Red Rag To A Bull
Rural Life in an Urban Age
Author Jamie Blackett arrives home from the Army to take over a small family estate on the Solway Firth in Dumfries and Galloway and finds a rapidly changing countryside.
In a humorous and occasionally-moving tale, he describes how he grapples with the intricacies of farming, conservation and estate management and tells the story of founding a pack of foxhounds and a herd of pedigree beef cattle. Part childhood memoir, part biopic of rural life, readers are transported to a remote and beautiful part of Scotland and acquainted with its wildlife, its people and its customs. One minute he is unblocking his septic tank, and the next he is watching Glenn Close film a sex scene in his bedroom.
Set over the first two decades of the 21st century, through the Scottish independence referendum, Brexit and the hunting ban, the result is an enlightened review of the challenges threatening a vulnerable way of life and an emerging rural philosophy about the directions Scotland, farming and the countryside might take in the brave new world of Brexit.
Reviews for Red Rag To A Bull
This book is a reflection, by turns poetic and gritty, on two decades of life at what Jamie Blackett calls ‘the silage-pit face’… He has to cope with the Scottish Government, unsafe trees and the implementation of the hunting ban. He’s literally living the dream, given that dreams are generally odd, disconcerting and irrational, as well as, in recollection, at times very funny.
Clive Aslet , Country Life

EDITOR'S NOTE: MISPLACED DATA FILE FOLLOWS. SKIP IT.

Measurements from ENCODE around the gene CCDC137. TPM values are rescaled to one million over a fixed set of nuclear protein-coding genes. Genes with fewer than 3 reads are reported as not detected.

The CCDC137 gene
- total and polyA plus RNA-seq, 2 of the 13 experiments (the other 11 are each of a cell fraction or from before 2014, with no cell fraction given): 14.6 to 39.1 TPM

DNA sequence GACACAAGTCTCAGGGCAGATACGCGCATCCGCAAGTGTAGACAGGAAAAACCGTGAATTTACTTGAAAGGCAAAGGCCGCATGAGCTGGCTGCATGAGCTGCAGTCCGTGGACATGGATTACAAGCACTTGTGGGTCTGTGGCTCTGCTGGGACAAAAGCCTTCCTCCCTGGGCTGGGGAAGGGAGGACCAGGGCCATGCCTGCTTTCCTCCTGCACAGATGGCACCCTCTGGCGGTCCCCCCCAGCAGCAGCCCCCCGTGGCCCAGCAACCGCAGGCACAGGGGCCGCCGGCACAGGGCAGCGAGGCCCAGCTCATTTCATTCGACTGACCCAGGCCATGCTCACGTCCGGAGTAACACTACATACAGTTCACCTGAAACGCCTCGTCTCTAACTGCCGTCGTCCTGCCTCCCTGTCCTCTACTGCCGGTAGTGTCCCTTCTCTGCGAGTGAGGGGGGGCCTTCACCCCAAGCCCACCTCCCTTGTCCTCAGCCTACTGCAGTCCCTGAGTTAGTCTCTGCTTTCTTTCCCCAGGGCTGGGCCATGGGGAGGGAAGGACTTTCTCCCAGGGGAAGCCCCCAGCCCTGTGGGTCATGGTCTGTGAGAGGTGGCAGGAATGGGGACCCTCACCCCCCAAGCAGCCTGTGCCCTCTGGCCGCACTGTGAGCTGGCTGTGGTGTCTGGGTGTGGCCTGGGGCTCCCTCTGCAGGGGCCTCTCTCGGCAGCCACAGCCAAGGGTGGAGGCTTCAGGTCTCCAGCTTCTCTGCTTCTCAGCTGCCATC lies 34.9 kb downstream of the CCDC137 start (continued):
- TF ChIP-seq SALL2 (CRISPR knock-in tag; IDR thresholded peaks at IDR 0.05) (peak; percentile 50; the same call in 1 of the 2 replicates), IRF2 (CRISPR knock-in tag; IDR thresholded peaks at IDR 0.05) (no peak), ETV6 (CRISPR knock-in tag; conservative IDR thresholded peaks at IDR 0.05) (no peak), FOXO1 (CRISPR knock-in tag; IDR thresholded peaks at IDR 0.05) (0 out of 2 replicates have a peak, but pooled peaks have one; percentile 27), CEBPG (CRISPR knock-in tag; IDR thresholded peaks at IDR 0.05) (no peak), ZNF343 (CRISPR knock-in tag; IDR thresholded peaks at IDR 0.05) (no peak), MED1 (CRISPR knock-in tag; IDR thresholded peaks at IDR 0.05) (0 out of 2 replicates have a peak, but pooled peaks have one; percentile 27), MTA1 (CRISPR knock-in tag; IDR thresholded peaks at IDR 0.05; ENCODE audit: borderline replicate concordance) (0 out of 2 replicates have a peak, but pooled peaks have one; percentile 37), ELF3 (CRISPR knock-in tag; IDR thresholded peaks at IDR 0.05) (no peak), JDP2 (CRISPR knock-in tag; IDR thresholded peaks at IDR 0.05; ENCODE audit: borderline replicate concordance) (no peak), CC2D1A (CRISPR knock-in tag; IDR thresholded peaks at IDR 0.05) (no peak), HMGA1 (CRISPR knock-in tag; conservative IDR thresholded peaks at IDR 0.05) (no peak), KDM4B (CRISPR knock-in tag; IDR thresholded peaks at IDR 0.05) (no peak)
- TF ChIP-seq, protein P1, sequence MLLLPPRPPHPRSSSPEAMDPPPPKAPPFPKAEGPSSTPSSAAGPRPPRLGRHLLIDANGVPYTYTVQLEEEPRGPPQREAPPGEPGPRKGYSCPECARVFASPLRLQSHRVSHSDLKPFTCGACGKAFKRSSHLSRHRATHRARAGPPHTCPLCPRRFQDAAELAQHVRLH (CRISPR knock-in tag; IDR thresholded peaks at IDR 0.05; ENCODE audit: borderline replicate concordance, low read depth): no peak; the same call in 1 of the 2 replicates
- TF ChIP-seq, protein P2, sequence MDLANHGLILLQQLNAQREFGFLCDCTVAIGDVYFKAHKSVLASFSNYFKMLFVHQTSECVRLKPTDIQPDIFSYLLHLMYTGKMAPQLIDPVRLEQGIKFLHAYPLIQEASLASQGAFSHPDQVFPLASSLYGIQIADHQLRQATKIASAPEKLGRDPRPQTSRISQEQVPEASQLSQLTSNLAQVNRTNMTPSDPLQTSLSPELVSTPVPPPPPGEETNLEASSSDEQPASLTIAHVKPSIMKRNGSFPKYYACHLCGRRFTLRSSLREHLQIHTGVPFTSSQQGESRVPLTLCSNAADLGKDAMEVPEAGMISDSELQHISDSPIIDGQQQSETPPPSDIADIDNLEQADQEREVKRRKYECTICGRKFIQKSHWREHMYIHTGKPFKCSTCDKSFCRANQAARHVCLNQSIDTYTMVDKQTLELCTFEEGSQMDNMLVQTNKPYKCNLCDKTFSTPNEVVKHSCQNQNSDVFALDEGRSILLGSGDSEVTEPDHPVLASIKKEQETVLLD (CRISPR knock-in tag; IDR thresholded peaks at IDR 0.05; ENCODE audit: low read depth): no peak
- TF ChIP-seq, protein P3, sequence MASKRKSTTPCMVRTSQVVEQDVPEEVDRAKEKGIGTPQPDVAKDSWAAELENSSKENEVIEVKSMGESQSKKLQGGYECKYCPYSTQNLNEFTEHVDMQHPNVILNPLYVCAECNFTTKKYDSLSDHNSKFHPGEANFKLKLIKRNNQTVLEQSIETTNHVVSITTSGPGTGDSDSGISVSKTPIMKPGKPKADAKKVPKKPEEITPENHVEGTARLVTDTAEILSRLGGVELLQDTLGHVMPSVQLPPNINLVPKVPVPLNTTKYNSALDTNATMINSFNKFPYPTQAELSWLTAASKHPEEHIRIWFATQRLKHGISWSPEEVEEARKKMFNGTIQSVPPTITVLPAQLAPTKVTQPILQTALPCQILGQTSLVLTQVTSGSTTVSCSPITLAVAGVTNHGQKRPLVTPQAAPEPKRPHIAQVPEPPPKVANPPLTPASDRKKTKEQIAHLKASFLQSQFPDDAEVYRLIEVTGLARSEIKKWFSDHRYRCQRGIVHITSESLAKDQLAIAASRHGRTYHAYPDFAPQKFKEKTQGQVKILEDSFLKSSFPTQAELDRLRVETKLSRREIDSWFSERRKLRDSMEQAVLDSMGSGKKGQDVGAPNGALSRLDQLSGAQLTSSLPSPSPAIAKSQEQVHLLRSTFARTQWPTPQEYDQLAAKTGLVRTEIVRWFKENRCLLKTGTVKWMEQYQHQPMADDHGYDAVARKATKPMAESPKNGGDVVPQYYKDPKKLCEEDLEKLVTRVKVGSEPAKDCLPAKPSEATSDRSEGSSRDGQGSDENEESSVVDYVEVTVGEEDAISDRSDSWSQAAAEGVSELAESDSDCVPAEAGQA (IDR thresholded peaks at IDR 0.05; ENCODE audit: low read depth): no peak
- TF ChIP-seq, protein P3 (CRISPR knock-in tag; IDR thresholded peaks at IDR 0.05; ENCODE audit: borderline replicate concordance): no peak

Blackett, a British ex-military man now trying his hand at agriculture, is not shy. His rage at the apparatchiks who both enable him to farm (through subsidies) and ensure that his activities are highly circumscribed (through onerous regulation) is unconcealed in this diverting book… But Blackett never loses his sense of humour, even when describing his painful interactions with what he terms the ‘Big State’… Blackett might say that, as farming is more than crop rotations, the job of the writer goes far beyond the writing itself.
BR, The New Criterion
Jamie Blackett’s new book is a bracing breath of Borders air. Not an angry caricature nor a blinkered polemic, Blackett has delivered something else entirely. And something rather valuable. Funny, well-considered and engagingly written, Blackett’s book is one that encapsulates a moment in time.
Alexandra Henton, The Field
What a brilliant, enlightening and amusing book, about the real countryside. It should be read by politicians, bureaucrats, ramblers, wildlife-lovers, townies, blow-ins and bumpkins like me. What a read!